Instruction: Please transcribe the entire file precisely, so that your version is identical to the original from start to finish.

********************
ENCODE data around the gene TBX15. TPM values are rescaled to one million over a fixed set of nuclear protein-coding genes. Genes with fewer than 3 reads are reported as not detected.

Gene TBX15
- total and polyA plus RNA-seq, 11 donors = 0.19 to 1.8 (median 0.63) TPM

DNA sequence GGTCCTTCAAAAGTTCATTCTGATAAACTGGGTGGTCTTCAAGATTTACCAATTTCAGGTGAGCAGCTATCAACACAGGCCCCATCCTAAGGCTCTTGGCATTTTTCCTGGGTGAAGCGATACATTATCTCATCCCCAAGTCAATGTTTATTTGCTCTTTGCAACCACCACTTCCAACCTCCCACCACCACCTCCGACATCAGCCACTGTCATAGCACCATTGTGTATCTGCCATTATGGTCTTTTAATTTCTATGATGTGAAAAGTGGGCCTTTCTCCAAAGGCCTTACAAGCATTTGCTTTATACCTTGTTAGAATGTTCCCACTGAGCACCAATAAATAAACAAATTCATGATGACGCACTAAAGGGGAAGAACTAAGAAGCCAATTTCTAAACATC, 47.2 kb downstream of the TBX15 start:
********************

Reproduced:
ENCODE data around the gene TBX15. TPM values are rescaled to one million over a fixed set of nuclear protein-coding genes. Genes with fewer than 3 reads are reported as not detected.

Gene TBX15
- total and polyA plus RNA-seq, 11 donors = 0.19 to 1.8 (median 0.63) TPM

DNA sequence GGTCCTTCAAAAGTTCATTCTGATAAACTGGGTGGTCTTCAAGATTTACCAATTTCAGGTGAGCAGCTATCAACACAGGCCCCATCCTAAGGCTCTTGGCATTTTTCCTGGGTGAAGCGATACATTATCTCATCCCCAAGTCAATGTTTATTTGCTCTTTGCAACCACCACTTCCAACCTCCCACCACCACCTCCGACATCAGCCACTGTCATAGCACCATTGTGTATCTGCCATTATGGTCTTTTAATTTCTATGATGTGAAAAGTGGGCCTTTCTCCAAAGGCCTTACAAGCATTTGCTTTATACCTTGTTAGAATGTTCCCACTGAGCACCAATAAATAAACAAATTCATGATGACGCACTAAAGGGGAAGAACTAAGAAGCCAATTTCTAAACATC, 47.2 kb downstream of the TBX15 start: